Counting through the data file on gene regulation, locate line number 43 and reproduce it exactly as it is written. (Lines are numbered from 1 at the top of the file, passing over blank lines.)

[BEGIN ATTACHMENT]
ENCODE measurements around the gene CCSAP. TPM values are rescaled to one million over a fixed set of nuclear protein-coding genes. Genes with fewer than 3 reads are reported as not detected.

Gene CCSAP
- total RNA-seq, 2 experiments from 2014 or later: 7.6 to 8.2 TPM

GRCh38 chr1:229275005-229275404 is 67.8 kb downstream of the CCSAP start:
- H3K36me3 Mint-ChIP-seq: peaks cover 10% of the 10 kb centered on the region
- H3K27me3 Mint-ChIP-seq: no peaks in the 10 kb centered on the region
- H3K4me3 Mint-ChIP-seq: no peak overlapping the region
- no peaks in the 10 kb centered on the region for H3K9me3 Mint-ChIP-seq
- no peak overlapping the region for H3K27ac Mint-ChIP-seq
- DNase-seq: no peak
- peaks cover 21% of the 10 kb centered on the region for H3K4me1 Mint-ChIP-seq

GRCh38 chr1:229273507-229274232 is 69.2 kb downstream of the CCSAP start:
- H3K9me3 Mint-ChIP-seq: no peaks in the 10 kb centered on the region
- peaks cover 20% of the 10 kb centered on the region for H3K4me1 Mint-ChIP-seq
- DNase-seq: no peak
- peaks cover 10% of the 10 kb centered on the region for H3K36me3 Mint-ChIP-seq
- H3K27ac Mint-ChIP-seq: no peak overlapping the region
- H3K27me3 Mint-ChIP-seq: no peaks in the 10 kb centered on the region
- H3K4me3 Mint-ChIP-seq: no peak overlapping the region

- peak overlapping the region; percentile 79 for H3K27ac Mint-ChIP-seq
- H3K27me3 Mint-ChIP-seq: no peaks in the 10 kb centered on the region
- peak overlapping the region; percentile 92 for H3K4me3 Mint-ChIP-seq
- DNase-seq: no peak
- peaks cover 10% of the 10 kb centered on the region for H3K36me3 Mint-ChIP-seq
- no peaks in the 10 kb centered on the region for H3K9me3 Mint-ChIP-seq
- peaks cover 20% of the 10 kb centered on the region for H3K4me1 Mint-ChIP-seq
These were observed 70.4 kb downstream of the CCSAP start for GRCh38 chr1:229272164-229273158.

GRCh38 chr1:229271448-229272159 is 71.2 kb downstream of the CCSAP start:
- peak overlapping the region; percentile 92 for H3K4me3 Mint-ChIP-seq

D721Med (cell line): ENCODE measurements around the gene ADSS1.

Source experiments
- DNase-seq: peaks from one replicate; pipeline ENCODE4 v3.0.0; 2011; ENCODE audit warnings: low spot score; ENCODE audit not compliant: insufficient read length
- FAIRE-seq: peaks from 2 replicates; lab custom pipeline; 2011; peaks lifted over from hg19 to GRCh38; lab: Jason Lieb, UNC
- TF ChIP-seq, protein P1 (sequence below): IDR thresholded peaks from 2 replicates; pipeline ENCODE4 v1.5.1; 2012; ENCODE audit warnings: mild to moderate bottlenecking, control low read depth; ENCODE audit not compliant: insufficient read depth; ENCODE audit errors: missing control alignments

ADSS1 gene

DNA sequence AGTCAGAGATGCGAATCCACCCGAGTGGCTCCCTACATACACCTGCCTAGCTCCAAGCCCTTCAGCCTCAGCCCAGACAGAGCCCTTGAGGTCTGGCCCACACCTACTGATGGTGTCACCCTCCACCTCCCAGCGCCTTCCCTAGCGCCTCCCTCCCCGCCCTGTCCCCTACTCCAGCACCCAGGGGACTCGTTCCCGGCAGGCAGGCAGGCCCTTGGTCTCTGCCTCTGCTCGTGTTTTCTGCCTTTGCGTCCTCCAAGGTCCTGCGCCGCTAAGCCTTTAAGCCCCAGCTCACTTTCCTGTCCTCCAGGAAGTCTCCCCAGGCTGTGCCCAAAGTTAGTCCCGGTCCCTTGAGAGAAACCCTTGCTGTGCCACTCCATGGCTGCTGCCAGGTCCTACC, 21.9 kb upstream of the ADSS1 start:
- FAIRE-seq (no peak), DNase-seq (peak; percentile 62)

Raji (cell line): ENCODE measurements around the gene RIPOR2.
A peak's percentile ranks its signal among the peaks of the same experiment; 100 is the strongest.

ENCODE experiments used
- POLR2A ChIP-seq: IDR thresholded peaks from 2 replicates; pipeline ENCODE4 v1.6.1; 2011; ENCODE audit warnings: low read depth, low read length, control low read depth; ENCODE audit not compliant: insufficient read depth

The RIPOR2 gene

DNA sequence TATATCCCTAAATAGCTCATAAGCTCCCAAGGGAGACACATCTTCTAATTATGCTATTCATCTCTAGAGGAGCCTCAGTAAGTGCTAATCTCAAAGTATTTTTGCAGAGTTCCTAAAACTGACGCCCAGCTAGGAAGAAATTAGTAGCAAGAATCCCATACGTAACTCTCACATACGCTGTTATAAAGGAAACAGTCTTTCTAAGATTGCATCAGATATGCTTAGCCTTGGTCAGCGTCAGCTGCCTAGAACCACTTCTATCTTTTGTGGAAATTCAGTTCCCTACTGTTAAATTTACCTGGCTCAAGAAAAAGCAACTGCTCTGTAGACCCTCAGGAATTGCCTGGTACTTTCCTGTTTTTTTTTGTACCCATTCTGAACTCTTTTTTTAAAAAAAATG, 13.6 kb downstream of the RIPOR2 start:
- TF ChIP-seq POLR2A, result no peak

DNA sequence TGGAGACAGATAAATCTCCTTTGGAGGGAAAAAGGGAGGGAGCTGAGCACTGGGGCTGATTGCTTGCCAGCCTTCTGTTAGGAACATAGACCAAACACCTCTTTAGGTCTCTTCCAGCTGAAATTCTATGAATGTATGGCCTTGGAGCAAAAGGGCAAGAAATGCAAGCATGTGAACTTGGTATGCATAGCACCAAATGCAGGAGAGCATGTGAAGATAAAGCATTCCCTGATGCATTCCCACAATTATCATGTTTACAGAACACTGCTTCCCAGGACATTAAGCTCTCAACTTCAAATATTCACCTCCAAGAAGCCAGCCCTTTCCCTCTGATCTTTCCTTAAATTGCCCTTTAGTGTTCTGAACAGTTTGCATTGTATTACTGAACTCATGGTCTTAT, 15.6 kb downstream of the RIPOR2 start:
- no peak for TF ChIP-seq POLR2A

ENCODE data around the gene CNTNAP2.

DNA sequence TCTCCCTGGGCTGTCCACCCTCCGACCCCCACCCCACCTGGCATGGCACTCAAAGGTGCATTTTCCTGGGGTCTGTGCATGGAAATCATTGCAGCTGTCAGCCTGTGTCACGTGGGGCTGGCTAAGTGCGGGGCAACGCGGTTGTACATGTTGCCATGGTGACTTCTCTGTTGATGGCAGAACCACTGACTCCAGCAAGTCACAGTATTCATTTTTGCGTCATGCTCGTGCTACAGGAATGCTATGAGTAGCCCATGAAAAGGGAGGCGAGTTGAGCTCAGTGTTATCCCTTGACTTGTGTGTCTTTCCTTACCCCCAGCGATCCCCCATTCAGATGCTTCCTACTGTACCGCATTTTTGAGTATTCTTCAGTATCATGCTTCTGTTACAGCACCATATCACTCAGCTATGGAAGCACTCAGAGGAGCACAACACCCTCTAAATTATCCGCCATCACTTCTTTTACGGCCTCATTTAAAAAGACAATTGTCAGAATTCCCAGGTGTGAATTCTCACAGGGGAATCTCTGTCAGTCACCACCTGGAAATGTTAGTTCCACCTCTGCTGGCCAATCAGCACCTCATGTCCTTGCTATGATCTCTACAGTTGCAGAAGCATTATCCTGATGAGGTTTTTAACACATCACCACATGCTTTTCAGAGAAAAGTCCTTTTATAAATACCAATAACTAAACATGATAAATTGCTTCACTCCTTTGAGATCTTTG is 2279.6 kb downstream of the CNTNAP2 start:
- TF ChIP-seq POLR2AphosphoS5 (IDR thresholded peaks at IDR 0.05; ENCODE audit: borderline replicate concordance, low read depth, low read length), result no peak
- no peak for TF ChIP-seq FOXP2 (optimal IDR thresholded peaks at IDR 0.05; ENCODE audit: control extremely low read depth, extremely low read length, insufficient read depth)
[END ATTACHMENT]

DNA sequence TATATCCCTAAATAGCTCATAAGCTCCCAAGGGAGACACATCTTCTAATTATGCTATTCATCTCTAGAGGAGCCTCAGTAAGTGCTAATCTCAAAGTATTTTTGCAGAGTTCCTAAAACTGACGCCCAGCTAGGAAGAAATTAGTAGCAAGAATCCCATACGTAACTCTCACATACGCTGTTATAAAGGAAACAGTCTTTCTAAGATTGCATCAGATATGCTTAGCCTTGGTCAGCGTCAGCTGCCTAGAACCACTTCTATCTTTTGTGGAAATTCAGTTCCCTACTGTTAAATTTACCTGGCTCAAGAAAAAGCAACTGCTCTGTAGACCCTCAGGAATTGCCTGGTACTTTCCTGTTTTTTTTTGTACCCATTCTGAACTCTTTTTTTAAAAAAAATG, 13.6 kb downstream of the RIPOR2 start: